Is it possible to have EQ the “Goldilocks” way: not too much, not too little, but just right?
In the EQ-i2.0 model of Emotional Intelligence, Self-Regard is the ability and the tendency for you–in full light of both your positive and negative qualities—to both like and have confidence in yourself.
|Could lack skills & development or infrequently or selectively use this EQ element, looking like:||Tend to engage with this element about as intensely, as frequently and as well as most people do||Could have enhanced development and may at times overdo or misapply this skill set, looking like:|
|Lack of self-confidence||Conceit and narcissism|
|Feelings of inferiority and insecurity||Over-confidence|
Low self-esteem and a lack of self-confidence show up physically through averted eye-contact, slumped shoulders or a physically diminished posture, a low, mumbling tone—or perhaps the lack of anything to say at all.
The arrogance and over-confidence associated with excessive Self-Regard is often telegraphed through looking down the bridge of the nose at others, walking, shoulders up and chest out, with a swagger, talking past and interrupting others, and frequently bending the conversation back to him or herself.
The beauty of the EQ-i as a coaching tool is it allows for such clear handles on these behaviors—what do you do and practice if you are trying to step more effectively into Self-Regard? How do you do you get Self-Regard “just right?”
10 Coachable Actions for “Just Right” Self-Regard:
- Wear well-fitting clothes that are clean, pressed and appropriate to the event or setting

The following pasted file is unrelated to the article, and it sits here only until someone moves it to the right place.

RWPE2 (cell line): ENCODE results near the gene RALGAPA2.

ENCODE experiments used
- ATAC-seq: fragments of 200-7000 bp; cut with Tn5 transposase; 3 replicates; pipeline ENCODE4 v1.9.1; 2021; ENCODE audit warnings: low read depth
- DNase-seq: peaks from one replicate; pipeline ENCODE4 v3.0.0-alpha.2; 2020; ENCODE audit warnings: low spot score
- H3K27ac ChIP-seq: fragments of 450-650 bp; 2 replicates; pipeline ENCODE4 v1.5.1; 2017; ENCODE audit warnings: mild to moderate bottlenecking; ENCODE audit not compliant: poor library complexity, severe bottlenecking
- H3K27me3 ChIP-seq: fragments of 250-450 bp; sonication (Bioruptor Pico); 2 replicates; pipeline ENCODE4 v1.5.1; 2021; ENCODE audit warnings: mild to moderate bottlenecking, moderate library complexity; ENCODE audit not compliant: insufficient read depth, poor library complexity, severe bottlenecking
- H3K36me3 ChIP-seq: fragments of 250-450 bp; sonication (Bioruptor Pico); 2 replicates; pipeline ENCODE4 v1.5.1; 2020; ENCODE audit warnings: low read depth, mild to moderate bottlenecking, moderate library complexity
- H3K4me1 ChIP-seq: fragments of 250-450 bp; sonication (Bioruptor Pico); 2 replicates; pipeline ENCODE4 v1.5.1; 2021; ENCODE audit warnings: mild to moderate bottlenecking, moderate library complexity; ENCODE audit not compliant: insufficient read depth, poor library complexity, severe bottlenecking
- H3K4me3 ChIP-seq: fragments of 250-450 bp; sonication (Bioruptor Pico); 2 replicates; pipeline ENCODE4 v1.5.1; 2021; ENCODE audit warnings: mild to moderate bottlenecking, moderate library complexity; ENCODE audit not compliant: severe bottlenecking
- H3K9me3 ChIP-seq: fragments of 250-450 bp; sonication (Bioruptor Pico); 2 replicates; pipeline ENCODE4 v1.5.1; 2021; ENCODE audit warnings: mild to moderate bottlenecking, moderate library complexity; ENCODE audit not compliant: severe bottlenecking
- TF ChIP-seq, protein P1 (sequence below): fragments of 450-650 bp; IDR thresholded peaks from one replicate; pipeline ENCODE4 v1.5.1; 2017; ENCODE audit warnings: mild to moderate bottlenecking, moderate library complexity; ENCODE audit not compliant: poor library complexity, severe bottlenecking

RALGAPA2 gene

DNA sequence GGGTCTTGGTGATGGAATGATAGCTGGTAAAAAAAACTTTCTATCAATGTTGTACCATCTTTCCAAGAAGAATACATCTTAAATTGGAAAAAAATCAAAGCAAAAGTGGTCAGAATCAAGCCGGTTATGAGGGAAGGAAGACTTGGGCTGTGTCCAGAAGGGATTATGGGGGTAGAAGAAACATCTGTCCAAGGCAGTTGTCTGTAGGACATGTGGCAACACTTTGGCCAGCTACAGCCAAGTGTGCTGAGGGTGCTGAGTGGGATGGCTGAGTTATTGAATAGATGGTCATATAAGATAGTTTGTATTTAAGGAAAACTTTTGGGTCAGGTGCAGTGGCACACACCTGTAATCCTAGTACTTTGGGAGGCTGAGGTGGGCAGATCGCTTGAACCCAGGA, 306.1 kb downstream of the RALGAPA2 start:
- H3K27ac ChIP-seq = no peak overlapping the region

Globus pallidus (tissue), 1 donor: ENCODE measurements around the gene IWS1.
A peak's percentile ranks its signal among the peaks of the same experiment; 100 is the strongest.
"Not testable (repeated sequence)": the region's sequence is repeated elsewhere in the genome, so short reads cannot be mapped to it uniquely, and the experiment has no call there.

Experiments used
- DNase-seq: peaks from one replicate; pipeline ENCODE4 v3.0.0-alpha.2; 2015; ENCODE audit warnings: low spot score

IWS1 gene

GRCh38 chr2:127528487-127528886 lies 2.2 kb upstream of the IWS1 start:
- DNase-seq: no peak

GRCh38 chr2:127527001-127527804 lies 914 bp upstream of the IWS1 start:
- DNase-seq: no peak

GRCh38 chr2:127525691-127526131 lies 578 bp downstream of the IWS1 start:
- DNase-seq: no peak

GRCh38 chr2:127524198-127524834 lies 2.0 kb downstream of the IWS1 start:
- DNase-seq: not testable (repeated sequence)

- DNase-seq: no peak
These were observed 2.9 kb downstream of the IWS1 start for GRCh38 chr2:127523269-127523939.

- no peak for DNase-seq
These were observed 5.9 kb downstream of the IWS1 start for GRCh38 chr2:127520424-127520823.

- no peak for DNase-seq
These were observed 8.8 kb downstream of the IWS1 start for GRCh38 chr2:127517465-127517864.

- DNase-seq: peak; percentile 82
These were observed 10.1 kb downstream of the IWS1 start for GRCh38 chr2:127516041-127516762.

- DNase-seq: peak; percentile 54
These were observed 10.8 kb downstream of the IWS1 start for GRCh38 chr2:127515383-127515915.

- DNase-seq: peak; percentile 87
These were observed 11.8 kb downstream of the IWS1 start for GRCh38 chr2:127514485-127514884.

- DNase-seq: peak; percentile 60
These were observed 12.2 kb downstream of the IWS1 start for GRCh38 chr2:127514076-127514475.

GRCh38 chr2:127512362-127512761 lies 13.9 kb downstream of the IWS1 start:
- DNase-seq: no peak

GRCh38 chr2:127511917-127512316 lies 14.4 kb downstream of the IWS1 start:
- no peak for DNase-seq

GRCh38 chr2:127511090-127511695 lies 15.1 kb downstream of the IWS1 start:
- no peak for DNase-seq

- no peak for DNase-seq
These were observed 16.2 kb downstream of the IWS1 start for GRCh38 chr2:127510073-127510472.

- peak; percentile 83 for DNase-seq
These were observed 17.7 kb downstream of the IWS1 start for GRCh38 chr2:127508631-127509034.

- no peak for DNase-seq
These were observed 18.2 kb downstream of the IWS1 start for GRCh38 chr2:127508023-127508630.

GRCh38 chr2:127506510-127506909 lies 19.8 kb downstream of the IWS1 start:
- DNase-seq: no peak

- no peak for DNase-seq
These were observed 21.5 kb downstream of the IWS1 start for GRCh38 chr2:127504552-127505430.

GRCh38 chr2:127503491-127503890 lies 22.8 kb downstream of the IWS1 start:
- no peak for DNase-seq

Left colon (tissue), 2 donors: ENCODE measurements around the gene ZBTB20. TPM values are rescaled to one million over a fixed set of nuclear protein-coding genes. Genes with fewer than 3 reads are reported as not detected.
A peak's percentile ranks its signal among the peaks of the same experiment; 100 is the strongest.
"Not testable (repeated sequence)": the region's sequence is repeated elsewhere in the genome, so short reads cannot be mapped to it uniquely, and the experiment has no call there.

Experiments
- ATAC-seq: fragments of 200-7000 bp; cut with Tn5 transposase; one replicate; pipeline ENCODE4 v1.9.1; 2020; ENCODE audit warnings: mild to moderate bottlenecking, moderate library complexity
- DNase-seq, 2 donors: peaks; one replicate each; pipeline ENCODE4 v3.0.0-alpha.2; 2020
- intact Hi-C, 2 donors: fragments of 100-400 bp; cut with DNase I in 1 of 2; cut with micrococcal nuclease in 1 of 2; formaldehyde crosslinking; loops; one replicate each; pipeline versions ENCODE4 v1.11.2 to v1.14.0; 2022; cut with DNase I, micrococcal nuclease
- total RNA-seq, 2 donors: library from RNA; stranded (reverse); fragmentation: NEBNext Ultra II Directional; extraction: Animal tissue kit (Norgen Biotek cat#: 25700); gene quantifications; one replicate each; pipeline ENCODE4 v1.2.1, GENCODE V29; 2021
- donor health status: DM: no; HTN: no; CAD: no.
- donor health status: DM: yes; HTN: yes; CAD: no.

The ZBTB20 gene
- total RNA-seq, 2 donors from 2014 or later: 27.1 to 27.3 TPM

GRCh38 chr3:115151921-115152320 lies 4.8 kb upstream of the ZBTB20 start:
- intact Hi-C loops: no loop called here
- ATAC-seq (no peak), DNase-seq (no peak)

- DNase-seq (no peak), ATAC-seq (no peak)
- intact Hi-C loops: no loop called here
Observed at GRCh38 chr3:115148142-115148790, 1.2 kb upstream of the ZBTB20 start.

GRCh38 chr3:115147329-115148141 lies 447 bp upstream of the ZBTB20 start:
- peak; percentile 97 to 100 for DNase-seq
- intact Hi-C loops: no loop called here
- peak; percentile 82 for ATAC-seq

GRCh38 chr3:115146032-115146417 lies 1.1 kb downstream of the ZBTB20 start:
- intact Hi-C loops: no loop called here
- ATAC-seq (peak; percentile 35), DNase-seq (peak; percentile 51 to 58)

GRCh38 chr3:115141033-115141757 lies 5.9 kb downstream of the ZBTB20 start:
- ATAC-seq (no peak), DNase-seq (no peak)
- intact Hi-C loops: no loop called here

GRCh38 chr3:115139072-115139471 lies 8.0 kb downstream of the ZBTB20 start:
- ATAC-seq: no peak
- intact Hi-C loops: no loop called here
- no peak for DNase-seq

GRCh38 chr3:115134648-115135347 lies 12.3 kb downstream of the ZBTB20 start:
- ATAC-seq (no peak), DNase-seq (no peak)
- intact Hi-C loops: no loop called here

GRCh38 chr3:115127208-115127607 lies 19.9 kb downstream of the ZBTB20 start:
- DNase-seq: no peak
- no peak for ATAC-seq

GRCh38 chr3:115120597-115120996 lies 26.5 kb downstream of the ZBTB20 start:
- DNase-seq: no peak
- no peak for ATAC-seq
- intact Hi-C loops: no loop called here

- Sit up straight—back straight and shoulders back
- Align yourself physically so you are facing the person or group you are addressing
- Introduce yourself to people in the group you do not know, looking them in the eye, sharing your name, asking for theirs, and shaking their hands
- When shaking hands, be gentle, and apply as much pressure—no more and no less–as he/she is applying to yours
- Make a statement or share an idea or opinion at least once in the course of the conversation (consider stating your honest agreement with someone or even rehearsing a personal statement before the meeting if the idea of making such a public pronouncement sounds daunting)—and make sure that everyone in the group hears you
- Maintain eye contact with whomever is speaking
- Ask for others’ opinions and ideas, repeat them to ensure your understanding
- Admit you don’t know something when you do not
Hile Rutledge has been selected to deliver Goldilocks, EQ and Physical Coaching at the 11th Annual Capital Coaches’ Conference (CCC) being held June 5, 2014 at the Fairview Park Marriott in Fairfax VA. This experiential session explores the physical manifestations of EQ and how to use these insights in coaching—practically and quickly.